Congress granted the Director of the USPTO, subject to certain requirements, the sole discretion in whether to institute an IPR. It is the extent of that discretion that the Court clarified on Wednesday. The Court honed in on two sections of the AIA—§§ 314 and 315. Section 314(a) authorizes the Director to institute an IPR if there is a “reasonable likelihood” that the petitioner will prevail with respect to at least one claim challenged in the petition. Section 315(b) on the other hand is a statutory time bar provision that limits a petitioner’s ability to successfully pursue an IPR proceeding if the “petitioner, real party in interest, or privy of the petitioner” was served with a complaint alleging infringement of the patent more than one year before the IPR petition was filed. The question answered by the court was whether § 314(d), which deems the Director’s decision to institute an IPR “under this section” final an nonappelable, extends to the time bar set out in § 315(b). According to the court, § 314(d) does not extend to § 315(b), but it is unclear if other determinations may soon be reviewable.
In concluding that the time bar determination is appealable, the Court highlighted the “fundamentally different” analysis of § 314 and § 315. On one hand, § 314(a) relates to a substantive analysis of the merits—a “preliminary patentability determination.” On the other hand, § 315(b) is a “condition precedent to the Director’s authority to act.” In other words, § 315(b) is precondition that if met grants the Director the authority to make a determination under § 314(a). According to the Court, the lack of a clear indication that Congress intended to bar appeals related to § 315(b) gave way to “the strong presumption in favor of judicial review of agency actions.”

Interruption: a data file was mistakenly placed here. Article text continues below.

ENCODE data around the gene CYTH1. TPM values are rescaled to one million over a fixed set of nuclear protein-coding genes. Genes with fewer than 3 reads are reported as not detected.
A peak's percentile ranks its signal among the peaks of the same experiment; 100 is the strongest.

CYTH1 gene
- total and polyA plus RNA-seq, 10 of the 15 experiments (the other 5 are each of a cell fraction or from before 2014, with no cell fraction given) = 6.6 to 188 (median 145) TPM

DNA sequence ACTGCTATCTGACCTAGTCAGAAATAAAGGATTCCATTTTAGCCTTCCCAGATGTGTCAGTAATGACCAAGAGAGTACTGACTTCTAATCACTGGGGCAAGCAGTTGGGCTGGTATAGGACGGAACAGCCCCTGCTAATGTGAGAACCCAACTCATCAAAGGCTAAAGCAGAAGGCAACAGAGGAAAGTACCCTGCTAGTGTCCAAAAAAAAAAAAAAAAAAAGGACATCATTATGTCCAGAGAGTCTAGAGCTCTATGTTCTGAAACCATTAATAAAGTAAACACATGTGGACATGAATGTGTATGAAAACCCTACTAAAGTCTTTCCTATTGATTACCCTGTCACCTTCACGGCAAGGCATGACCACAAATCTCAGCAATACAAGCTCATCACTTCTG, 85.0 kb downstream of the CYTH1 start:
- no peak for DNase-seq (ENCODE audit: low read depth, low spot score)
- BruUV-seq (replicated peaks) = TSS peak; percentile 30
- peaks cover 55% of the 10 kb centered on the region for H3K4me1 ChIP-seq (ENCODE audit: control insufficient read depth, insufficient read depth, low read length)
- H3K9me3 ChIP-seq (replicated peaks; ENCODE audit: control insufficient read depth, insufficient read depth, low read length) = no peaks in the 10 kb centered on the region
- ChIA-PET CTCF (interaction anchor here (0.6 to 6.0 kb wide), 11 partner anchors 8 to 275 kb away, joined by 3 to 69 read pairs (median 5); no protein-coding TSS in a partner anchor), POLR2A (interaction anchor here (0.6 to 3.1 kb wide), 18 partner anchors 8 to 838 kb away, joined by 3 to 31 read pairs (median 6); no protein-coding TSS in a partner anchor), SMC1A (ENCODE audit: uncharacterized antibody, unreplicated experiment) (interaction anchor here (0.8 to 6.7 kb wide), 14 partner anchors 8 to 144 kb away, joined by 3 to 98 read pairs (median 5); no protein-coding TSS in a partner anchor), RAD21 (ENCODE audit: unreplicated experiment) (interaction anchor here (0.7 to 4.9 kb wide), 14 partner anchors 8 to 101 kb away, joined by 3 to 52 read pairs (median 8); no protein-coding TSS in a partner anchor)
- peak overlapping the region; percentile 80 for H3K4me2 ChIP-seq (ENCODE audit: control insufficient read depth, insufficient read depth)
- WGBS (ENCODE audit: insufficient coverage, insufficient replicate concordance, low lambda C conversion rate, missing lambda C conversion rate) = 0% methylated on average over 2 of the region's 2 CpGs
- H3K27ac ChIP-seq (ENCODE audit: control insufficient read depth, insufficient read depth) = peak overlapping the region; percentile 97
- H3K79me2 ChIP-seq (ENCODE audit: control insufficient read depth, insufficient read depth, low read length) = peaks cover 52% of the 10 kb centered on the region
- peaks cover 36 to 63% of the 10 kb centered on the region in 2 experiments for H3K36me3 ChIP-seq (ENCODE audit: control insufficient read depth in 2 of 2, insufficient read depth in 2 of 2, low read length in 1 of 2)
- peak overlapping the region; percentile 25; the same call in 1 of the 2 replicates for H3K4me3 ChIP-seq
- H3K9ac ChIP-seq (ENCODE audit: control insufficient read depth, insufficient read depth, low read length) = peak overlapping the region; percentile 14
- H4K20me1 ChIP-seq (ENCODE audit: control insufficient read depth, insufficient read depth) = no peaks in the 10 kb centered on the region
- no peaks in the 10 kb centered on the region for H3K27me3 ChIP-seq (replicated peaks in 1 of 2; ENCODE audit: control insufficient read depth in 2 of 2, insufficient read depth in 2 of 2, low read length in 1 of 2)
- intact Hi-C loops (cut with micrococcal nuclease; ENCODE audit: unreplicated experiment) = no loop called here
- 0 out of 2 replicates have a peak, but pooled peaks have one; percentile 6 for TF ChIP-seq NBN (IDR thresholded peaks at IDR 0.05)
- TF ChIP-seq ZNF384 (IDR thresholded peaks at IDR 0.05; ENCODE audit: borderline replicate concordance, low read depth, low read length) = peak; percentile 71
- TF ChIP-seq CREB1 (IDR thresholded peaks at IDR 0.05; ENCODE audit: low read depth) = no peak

This decision, although limited to time bar appeals, opens the door for other challenges to the Director’s “sole discretion.” Based on the Court’s heavy reliance on the language of § 314 being directed to preliminary patentability determinations, it is possible that the Court may be amenable to further appeals that do not relate directly to the “patentability merits of the claims.” Other AIA threshold requirements that may be challenged include the requirement that petitioner name all interested parties in the case and the AIA estoppel provisions.
[i] The case is Wi-Fi One LLC v. Broadcom Corp., Nos. 15-1944, 15-1945, and 15-1946 (Fed. Cir. Decided January 8, 2018).
It was a busy year for patent litigation across the broad, including the U.S. Patent and Trademark Office Patent Trial and Appeals Board (PTAB), U.S. District Courts (USDC), Court of Appeals for the Federal Circuit (CAFC), and the Supreme Court of the United States (SCOTUS). A quick look at the number of patent litigation cases filed over the years, particularly the last five years, show that while there has been a decrease in the number of cases filed with the USDC, the filings with the PTAB and CAFC saw a significant increase.
Total Number of Patent Litigation Cases 2008 to 2017
USDC patent case counts include cases addressing the infringement, validity, or enforceability of a U.S. patent that are pending in a U.S. district court or the Court of Federal Claims. This encompasses cases flagged with Nature of Suit (“NOS”) 830 in the PACER system as well as other cases that are known to meet the above criteria. Transferred, consolidated, coordinated, or bifurcated actions may contribute to the number of cases counted.
PTAB cases include applications to the PTAB for inter partes reviews and post-grant reviews pursuant to 35 U.S.C. § 6(a)(4), as reported in the PTAB’s Patent Review Processing System (“PRPS”). The term does not include proceedings conducted pursuant to 35 U.S.C. § 6(a)(1)-(3) such as appeals of adverse decisions of examiners, appeals of reexaminations, or derivation proceedings. Data obtained from Docket Navigator analytics.